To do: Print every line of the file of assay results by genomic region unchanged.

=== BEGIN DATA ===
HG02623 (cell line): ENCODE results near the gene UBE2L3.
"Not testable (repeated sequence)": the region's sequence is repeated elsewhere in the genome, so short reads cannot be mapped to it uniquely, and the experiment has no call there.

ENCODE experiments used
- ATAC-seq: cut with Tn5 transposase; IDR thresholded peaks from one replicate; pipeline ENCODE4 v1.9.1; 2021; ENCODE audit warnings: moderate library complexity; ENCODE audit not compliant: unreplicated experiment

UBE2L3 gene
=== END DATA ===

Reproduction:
HG02623 (cell line): ENCODE results near the gene UBE2L3.
"Not testable (repeated sequence)": the region's sequence is repeated elsewhere in the genome, so short reads cannot be mapped to it uniquely, and the experiment has no call there.

ENCODE experiments used
- ATAC-seq: cut with Tn5 transposase; IDR thresholded peaks from one replicate; pipeline ENCODE4 v1.9.1; 2021; ENCODE audit warnings: moderate library complexity; ENCODE audit not compliant: unreplicated experiment

UBE2L3 gene